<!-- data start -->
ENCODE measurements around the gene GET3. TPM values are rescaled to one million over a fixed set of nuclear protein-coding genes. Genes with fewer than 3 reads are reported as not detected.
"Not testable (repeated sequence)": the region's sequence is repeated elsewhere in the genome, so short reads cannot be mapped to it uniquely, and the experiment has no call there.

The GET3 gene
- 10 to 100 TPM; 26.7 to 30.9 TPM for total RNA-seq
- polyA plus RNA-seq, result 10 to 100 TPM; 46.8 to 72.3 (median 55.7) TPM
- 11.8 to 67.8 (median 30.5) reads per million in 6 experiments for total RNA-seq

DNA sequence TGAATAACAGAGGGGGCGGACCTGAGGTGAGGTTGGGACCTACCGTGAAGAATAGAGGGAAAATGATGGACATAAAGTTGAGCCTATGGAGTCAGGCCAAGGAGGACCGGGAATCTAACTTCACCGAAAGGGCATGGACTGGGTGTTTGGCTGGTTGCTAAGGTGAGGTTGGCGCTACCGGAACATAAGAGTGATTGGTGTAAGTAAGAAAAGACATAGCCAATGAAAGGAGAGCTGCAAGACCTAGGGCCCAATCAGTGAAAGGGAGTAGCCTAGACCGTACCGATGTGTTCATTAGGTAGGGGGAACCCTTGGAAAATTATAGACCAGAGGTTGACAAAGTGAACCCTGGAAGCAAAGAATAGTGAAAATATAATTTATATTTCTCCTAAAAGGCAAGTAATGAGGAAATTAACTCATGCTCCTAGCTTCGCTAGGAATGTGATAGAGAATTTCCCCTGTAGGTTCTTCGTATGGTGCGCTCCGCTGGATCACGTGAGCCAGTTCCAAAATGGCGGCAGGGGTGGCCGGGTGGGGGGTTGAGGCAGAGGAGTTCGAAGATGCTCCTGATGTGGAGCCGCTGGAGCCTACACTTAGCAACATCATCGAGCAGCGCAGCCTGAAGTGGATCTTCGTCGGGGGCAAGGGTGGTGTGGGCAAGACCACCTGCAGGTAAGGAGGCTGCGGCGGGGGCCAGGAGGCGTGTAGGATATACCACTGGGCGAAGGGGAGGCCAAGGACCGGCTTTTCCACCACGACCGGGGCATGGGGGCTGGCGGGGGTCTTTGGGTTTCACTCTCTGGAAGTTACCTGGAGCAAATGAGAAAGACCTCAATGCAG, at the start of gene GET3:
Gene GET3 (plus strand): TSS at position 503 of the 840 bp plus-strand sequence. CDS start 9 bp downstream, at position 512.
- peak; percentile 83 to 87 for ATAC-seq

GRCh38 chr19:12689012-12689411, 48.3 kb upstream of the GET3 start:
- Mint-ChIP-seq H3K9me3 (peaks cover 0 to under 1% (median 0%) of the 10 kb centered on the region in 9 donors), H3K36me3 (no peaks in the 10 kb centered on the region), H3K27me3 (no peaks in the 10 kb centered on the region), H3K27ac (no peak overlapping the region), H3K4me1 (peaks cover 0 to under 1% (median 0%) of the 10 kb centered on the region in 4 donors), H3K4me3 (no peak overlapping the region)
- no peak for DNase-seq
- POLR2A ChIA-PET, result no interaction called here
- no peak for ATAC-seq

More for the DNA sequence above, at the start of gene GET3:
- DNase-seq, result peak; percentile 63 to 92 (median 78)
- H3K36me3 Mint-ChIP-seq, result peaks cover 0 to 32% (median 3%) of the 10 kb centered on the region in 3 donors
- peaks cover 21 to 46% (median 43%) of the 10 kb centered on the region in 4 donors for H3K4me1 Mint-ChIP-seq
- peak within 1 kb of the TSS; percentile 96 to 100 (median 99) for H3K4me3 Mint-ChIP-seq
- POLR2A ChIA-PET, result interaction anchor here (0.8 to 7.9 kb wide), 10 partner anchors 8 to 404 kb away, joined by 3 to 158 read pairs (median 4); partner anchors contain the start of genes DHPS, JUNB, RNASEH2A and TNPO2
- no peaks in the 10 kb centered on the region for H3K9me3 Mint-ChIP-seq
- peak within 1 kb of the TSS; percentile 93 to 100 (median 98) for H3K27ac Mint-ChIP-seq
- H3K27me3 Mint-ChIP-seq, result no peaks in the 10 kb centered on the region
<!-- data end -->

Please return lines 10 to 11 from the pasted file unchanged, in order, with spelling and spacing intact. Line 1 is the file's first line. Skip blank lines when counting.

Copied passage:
GRCh38 chr19:12689012-12689411, 48.3 kb upstream of the GET3 start:
- Mint-ChIP-seq H3K9me3 (peaks cover 0 to under 1% (median 0%) of the 10 kb centered on the region in 9 donors), H3K36me3 (no peaks in the 10 kb centered on the region), H3K27me3 (no peaks in the 10 kb centered on the region), H3K27ac (no peak overlapping the region), H3K4me1 (peaks cover 0 to under 1% (median 0%) of the 10 kb centered on the region in 4 donors), H3K4me3 (no peak overlapping the region)